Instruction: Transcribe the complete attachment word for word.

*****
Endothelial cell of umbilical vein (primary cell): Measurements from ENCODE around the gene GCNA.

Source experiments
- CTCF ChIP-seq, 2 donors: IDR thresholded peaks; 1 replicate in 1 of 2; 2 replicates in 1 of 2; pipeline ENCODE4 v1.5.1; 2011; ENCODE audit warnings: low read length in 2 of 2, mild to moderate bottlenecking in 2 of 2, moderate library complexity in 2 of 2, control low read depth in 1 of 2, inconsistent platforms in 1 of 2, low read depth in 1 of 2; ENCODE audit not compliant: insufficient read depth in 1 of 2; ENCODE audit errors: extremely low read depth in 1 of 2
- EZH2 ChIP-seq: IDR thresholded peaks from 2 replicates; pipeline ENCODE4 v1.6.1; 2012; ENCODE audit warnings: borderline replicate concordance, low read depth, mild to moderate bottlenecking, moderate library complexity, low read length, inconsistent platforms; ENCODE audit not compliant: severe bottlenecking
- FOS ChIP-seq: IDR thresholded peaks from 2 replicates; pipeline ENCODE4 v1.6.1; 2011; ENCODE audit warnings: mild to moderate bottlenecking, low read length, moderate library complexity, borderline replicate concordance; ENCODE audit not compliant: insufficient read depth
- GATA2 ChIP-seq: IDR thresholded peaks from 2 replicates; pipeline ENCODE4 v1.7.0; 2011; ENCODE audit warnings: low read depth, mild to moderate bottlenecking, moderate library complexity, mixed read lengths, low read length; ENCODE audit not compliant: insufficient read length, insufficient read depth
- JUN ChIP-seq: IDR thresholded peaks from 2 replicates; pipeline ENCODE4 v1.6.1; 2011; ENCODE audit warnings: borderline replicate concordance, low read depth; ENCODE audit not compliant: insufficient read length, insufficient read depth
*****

Endothelial cell of umbilical vein (primary cell): Measurements from ENCODE around the gene GCNA.

Source experiments
- CTCF ChIP-seq, 2 donors: IDR thresholded peaks; 1 replicate in 1 of 2; 2 replicates in 1 of 2; pipeline ENCODE4 v1.5.1; 2011; ENCODE audit warnings: low read length in 2 of 2, mild to moderate bottlenecking in 2 of 2, moderate library complexity in 2 of 2, control low read depth in 1 of 2, inconsistent platforms in 1 of 2, low read depth in 1 of 2; ENCODE audit not compliant: insufficient read depth in 1 of 2; ENCODE audit errors: extremely low read depth in 1 of 2
- EZH2 ChIP-seq: IDR thresholded peaks from 2 replicates; pipeline ENCODE4 v1.6.1; 2012; ENCODE audit warnings: borderline replicate concordance, low read depth, mild to moderate bottlenecking, moderate library complexity, low read length, inconsistent platforms; ENCODE audit not compliant: severe bottlenecking
- FOS ChIP-seq: IDR thresholded peaks from 2 replicates; pipeline ENCODE4 v1.6.1; 2011; ENCODE audit warnings: mild to moderate bottlenecking, low read length, moderate library complexity, borderline replicate concordance; ENCODE audit not compliant: insufficient read depth
- GATA2 ChIP-seq: IDR thresholded peaks from 2 replicates; pipeline ENCODE4 v1.7.0; 2011; ENCODE audit warnings: low read depth, mild to moderate bottlenecking, moderate library complexity, mixed read lengths, low read length; ENCODE audit not compliant: insufficient read length, insufficient read depth
- JUN ChIP-seq: IDR thresholded peaks from 2 replicates; pipeline ENCODE4 v1.6.1; 2011; ENCODE audit warnings: borderline replicate concordance, low read depth; ENCODE audit not compliant: insufficient read length, insufficient read depth